Geri Stengel

 
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Social Entrepreneurs Use Old Skills, New Approaches to Solve Social Problems

Some make change by using old tools – growing mushrooms or training bakers – other redesign the standard business model in order to change the world. 

Last week, I described the innovations of two of the Utne Social Ventures Network 2010 Innovation Award winners who are using the basics to change lives. Now let's look at tweaking the business model.

changemakers, green, nonprofits, social entrepreneursGreen For All is all about not standing around waiting for someone else to lay the groundwork for the project you want to do. They just step up to the plate and do it all, from advocacy for new legislation to developing a "green" workforce to implement that legislation. Moreover, they train leaders from low-income communities to educate and create demand in those communities, and to participate in nationwide awareness projects. And they partner with colleges to keep the stream of demand and leaders flowing.

It's a soup-to-nuts approach that includes coaching, networking, sharing resources ... if it's about greening the neighborhood, Green For All probably has done it or knows someone who has.

Sungevity is taking on the biggest obstacle homeowners face when considering solar – upfront cost. The company offers a Solar Lease, which reduces the upfront cost and still allows tax credits. The lease also comes with ongoing support and maintenance. With the economy tight, that upfront installation cost is a deal-breaker but reduced energy bills – Sungevity claims that lease payments plus electricity costs will be less than current electricity bills – is a winner. 

I love the graphic that explains the Komaza business model. It's a pyramid, with stick-figure field directors driving pickup trucks at the tippy top and a broad base of stick-figure facilitators on foot. That says it all: Komaza trains people in local villages to plant and maintain short- and long-term crops on arid land in Kenya. Seeds for the trees are given to villagers along with training in finance, marketing, and sustainability.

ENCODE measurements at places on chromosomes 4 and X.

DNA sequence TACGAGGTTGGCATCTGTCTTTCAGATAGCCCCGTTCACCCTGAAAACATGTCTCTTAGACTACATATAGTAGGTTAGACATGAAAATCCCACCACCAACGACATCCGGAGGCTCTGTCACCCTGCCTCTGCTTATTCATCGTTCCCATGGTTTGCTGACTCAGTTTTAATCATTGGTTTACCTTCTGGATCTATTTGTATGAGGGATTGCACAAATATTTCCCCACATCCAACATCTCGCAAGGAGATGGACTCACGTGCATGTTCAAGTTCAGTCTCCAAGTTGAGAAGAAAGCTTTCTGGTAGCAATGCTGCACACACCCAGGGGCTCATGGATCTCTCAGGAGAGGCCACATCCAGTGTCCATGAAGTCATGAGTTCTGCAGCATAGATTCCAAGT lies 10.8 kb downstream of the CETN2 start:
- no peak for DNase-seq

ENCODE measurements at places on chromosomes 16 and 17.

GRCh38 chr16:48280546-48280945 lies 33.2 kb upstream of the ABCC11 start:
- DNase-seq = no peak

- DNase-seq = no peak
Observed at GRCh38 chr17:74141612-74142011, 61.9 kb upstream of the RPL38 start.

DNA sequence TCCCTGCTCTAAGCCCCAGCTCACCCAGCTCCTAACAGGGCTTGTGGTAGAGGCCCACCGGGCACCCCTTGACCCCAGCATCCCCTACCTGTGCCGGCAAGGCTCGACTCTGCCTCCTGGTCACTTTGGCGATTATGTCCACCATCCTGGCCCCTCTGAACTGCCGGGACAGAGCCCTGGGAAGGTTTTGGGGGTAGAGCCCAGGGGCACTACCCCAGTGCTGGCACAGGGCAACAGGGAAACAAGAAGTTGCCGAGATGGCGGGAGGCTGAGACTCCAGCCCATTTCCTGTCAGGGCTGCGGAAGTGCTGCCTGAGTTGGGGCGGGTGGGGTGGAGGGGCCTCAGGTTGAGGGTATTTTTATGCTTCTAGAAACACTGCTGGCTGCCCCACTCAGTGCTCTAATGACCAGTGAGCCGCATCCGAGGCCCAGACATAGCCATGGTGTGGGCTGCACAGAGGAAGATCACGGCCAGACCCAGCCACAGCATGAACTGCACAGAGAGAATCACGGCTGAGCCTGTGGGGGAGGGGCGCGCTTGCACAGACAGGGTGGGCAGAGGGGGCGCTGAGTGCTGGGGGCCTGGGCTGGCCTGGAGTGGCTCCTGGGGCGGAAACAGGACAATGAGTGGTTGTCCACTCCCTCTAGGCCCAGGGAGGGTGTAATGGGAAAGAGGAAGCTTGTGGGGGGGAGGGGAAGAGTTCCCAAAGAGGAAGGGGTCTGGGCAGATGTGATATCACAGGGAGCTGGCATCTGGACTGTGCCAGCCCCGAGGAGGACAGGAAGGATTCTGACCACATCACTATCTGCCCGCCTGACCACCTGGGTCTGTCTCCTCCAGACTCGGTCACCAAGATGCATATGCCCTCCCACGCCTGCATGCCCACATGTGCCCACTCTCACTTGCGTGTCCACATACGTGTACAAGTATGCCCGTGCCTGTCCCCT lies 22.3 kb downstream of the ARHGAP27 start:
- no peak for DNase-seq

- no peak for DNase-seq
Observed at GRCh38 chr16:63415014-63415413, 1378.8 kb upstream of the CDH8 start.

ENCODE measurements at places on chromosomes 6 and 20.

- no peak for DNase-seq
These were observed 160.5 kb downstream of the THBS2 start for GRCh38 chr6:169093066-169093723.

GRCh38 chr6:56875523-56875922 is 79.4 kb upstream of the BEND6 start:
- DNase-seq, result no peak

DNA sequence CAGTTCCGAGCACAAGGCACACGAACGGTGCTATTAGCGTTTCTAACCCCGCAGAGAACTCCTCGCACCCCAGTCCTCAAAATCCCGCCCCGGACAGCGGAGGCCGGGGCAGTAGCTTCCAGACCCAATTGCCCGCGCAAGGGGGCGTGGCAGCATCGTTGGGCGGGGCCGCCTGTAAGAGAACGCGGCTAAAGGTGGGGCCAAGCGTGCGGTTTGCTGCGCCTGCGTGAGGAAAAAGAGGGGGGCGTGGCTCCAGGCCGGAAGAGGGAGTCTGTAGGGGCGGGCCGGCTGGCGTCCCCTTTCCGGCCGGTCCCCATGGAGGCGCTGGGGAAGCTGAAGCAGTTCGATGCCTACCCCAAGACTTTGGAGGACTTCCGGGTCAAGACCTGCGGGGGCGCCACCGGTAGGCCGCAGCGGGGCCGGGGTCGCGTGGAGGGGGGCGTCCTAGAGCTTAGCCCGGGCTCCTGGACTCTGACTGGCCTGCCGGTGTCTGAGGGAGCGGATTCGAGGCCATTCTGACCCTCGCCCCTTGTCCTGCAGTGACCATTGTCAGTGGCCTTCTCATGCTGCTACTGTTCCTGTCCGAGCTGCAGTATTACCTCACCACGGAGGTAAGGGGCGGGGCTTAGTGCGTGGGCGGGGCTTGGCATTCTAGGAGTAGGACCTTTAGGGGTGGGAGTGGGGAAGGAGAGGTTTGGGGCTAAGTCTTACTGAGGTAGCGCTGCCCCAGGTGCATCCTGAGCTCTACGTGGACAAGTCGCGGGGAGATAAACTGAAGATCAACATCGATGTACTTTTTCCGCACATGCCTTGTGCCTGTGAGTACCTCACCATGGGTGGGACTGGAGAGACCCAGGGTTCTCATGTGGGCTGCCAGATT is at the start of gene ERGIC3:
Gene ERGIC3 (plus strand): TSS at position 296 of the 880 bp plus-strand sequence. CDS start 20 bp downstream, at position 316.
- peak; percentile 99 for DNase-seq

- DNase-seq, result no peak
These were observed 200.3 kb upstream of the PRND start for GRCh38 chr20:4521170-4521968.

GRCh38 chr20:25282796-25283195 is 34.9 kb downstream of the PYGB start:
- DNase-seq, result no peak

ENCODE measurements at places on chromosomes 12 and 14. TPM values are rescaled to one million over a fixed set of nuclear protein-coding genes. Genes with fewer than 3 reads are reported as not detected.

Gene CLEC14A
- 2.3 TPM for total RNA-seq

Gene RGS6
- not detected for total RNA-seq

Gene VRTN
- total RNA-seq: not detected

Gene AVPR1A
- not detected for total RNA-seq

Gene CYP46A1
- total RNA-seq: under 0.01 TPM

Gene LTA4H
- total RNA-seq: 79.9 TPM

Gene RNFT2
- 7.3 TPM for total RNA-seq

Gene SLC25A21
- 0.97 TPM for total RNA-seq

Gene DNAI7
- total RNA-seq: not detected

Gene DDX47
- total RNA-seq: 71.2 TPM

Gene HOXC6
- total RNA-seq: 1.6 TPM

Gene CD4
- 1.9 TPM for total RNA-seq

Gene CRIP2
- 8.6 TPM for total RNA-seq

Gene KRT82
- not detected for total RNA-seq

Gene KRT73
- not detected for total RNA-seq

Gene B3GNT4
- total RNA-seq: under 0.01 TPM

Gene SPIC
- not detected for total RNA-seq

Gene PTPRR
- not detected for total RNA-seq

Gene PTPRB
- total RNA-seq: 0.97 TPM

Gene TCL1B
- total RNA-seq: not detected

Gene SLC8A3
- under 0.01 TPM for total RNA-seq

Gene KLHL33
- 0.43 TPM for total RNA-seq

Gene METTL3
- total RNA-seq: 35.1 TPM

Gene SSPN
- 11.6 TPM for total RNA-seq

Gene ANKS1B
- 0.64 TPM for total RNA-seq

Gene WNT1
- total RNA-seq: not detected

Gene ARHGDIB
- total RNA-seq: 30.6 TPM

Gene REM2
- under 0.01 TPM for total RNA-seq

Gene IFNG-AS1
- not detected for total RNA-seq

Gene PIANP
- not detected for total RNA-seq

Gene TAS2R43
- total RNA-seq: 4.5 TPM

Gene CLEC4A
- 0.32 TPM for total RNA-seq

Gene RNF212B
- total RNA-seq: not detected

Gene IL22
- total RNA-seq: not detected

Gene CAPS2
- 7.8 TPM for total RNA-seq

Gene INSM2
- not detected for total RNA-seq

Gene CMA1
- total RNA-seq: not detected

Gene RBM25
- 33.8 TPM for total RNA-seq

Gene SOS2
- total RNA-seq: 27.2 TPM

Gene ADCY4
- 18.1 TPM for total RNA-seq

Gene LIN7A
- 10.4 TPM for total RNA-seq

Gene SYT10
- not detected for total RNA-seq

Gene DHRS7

Multiple rural cells of villagers provide trees to a central tree processing facility. Part of the farmers' profits goes back to Komaza to fund more seeds for other farmers, as well as to run the organization, which is staffed at all levels by Kenyans. Most of the work is done at the village level by people who walk to their tasks while a few company leaders travel larger distances between rural cells in those pickup trucks.

In three years, Komaza has brought about 1,000 farmers into the network and planted almost 278,000 trees. In a world in which the news is mostly deforestation, that's good news, indeed.

The commonality of these and the other nonprofits honored by SVN is empowerment. They all give individual people, whether bakers, mushroom-lovers, farmers scratching out a living from dry land, or suburbanites the power to improve their lives and the planet.

You, too, can save the planet, with mushrooms on the windowsill or solar panels on the roof; by buying bread that enriches the world, not just your stomach; or by donating money for a new tree farm in Kenya.

It's like chipping away at an iceberg, I know. Lots of ice still there but, you know, if we all start chipping every way we can .... goodbye iceberg!

(And by the way, wouldn't your office like to spend $300 on that tree farm rather than have Secret Santas this year?)

Do you think you do your part to save the planet? Is there a business or nonprofit that particularly helped you do more? What business would you like to see in an ideal world?